For the past week, I’m hearing from a lot of people about Leonard Slatkin “bombing out” at the Metropolitan Opera. Slatkin withdrew from the Met after only one performance of La Traviata. According to his blog, it was a miserable experience from the start.
If you’ve missed this moment of high drama in the classical music world, here are a couple of places to get caught up.
- The New York Times had a scathing review of Slatkin.
- Mark Stryker, the music writer for the Detroit Free Press, rallied to Slatkin’s defense.
- A thoughtful discussion from The Toronto Star and music writer John Terauds’ blog, “Sound Mind.” (Be sure to catch the You Tube Wii video at the bottom!)
- And finally, Slatkin’s own blog, where he posted — in unusual detail — his day-to-day frustrations of rehearsing the opera.
Gossip on this incident will spread for years. It reminds me of the famous incident from the 1960’s, when Leonard Bernstein stepped out before a performance of the Braham’s Piano Concerto to make it clear he didn’t agree with how Glenn Gould wanted to play it. The audio from that occasion is available on iTunes and other web sources. Bernstein had the class to say that he thought Gould’s interpretation had some “interesting ideas” and that the free exchange of music should give Gould’s version the respect of being heard. The key difference in the Slatkin incident, is that everyone is pointing fingers at everyone else.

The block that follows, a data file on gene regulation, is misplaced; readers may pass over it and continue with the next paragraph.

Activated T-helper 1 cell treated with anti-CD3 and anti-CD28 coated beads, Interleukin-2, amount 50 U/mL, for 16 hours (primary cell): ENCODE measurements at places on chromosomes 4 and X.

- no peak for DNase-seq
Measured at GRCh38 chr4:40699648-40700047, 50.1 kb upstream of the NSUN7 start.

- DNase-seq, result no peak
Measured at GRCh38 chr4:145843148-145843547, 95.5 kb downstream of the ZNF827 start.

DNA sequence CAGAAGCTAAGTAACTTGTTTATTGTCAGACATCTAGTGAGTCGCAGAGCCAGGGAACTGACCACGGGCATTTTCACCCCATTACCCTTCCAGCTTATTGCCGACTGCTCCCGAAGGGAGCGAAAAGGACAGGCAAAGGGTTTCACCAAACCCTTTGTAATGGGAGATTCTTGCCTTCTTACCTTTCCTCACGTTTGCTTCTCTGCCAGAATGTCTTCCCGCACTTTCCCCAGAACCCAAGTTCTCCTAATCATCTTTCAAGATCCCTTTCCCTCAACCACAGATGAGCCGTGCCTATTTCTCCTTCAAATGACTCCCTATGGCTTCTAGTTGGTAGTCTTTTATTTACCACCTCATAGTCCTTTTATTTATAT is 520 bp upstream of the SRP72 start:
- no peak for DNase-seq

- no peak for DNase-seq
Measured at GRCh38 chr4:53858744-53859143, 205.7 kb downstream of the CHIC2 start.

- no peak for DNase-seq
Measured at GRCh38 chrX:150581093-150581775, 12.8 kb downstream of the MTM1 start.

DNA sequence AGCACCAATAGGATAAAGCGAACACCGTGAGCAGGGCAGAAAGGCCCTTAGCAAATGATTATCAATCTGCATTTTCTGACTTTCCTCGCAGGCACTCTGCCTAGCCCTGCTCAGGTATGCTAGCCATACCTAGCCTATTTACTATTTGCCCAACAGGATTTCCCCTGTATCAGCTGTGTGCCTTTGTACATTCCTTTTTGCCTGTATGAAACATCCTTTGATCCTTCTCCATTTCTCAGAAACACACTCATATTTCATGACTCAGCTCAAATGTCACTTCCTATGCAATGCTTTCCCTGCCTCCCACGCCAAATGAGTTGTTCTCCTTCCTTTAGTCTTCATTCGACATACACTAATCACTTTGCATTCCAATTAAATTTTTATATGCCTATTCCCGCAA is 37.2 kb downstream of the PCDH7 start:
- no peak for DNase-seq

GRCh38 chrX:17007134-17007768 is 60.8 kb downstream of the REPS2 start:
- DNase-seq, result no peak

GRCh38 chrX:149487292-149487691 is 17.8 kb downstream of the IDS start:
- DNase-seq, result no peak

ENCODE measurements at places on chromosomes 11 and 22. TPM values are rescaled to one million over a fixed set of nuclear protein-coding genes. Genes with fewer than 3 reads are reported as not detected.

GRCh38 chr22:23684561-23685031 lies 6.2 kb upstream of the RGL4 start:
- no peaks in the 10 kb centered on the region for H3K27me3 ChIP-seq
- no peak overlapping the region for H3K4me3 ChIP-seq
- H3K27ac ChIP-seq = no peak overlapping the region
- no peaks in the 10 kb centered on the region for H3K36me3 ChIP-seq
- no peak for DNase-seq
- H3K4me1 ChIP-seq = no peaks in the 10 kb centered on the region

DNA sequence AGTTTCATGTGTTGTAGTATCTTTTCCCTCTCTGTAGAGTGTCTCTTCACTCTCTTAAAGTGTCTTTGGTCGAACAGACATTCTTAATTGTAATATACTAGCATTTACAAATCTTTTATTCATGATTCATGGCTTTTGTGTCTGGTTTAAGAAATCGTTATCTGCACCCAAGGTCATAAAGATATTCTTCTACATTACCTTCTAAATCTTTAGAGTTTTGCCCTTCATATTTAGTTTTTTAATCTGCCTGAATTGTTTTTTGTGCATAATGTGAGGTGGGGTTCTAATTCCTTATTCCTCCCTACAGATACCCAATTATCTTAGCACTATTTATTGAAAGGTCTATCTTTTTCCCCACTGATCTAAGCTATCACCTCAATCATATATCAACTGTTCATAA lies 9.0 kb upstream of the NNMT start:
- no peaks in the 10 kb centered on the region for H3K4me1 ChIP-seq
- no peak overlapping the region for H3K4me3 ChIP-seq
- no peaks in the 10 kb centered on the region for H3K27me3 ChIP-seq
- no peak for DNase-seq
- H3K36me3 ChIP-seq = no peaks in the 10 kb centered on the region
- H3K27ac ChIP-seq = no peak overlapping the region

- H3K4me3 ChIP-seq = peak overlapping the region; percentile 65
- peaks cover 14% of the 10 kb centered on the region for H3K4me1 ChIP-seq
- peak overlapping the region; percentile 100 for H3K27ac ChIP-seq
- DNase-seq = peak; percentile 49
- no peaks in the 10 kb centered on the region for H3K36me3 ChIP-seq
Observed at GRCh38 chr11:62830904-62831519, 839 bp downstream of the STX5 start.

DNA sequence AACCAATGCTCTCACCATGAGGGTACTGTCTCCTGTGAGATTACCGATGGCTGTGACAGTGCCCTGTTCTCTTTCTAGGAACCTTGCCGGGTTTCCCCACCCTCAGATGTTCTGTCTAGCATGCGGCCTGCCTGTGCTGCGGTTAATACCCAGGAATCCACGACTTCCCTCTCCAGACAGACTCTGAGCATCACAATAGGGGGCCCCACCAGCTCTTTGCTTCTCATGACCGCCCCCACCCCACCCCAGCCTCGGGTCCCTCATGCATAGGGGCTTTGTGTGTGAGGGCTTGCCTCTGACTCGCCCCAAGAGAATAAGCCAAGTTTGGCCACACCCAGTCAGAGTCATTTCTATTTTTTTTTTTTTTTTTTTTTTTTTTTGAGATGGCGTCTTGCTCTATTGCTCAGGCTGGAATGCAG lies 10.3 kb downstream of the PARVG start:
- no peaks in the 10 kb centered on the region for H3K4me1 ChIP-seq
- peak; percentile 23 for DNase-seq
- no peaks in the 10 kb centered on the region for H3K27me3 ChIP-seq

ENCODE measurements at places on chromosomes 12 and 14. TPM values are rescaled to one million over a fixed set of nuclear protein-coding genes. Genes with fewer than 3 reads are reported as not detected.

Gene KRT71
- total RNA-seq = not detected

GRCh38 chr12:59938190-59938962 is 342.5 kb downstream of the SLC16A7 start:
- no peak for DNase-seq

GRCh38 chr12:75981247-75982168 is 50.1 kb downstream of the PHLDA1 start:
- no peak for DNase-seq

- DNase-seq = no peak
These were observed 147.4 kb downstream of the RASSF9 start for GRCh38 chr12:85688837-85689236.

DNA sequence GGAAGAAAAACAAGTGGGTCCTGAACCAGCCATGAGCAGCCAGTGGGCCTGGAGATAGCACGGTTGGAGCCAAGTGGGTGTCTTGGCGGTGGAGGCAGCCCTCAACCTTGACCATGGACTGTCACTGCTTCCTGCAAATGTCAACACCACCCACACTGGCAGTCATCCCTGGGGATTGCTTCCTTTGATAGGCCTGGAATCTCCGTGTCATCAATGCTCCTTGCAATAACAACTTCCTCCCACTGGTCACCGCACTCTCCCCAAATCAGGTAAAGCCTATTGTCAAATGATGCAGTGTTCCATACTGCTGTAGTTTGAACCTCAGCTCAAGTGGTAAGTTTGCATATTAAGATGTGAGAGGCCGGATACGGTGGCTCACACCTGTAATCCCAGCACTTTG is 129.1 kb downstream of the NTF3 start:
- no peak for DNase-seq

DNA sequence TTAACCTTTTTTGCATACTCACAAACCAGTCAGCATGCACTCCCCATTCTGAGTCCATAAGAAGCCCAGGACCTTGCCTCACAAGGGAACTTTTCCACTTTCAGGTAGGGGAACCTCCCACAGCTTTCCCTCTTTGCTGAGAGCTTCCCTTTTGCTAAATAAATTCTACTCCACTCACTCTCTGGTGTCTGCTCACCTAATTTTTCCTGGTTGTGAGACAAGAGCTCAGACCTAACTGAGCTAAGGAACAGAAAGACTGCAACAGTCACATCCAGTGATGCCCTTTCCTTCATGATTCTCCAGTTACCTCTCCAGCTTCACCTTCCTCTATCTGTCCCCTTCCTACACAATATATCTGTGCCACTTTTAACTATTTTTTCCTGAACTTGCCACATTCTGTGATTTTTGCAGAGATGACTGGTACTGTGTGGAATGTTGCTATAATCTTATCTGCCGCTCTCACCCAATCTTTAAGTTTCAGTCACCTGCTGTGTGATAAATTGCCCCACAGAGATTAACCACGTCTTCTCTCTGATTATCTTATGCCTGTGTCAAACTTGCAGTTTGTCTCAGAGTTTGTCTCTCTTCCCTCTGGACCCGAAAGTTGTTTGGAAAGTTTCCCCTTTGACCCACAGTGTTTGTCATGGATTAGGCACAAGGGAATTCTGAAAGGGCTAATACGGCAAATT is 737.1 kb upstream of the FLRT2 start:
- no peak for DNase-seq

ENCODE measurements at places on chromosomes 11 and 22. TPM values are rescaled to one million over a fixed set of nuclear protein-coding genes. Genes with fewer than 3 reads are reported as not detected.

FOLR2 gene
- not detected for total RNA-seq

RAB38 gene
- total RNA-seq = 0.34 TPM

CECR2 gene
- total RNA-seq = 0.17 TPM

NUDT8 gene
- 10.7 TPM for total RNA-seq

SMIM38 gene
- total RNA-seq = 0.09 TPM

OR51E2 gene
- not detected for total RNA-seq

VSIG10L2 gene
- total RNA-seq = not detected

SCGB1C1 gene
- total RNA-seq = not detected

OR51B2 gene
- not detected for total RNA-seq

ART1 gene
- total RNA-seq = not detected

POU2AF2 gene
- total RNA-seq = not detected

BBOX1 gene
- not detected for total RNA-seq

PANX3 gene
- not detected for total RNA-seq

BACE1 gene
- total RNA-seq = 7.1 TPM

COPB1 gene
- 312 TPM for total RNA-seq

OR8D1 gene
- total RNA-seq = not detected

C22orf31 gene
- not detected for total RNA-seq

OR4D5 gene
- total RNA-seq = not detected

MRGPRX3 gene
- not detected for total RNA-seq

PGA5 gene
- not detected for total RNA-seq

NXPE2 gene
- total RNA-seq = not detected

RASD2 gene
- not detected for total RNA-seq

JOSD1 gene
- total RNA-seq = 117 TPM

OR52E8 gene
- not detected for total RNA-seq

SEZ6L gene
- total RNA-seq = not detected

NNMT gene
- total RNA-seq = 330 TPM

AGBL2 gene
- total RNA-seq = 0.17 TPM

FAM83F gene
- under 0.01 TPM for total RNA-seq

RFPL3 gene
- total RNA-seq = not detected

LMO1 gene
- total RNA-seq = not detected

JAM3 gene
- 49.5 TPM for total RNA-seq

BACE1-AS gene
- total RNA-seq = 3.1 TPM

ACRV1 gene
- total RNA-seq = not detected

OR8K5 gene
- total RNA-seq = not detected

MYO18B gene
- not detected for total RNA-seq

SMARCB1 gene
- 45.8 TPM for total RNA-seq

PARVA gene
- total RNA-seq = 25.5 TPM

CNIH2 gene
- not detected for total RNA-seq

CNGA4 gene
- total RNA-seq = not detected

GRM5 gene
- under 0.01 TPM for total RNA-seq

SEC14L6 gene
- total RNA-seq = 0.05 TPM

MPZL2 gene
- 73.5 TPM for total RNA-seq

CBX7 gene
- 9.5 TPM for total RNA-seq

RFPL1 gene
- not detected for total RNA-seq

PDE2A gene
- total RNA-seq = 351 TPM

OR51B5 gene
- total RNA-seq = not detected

From my perspective and my interest in amateur musicians of a certain age, I fear the incident is one of that amateur musicians will magnify and allow to interfere with their own musical growth and pleasure. After all, if professionals are this mean to each other, what chance does an amateur stand, right?
I applaud Slatkin for taking on the challenge – and even for suggesting that he had a lot to learn from the professionals at the Met. He may have seen this assignment as an opportunity for personal growth that might be fun. Clearly, the attitude in New York demanded something else.
Not everything we try is going to succeed wonderfully. Even if we enjoy constant success, there’s a lot about making music that remains elusive, difficult, and challenging. At the same time, there’s a lot of room for personal expression.
Piano players talk a lot about the personal style each person brings to the keyboard. Often, the differences are very subtle nuances that are not easily distinguished by a “professional” ear. But there is an acknowledgement that differences in physical size, strength, techniques, life stage, emotional depth, and even spiritualism breathe in and through the piano player’s fingers and feet to make each person’s performance of a piece of music a little different. One frequently heard criticism of young conservatory graduates is that “they all sound the same.” Apparently, they are more concerned about modeling their performances on “professionals”, than developing their own voices.
For the midlife amateur, it’s important to remember that differences in style and expression should be celebrated, not condemned. It’s just not worth the emotional and personal angst to indulge in a lot of self-recrimination, of comparing ourselves to others, or ruthlessly critiquing how we sound. The point is to open ourselves up to our “higher” musical selves and let the music flow, enjoying when we are able to suspend judgment and just “feel” the music.
So, Slatkin’s vibe and New York’s vibe isn’t the same.
We should like that.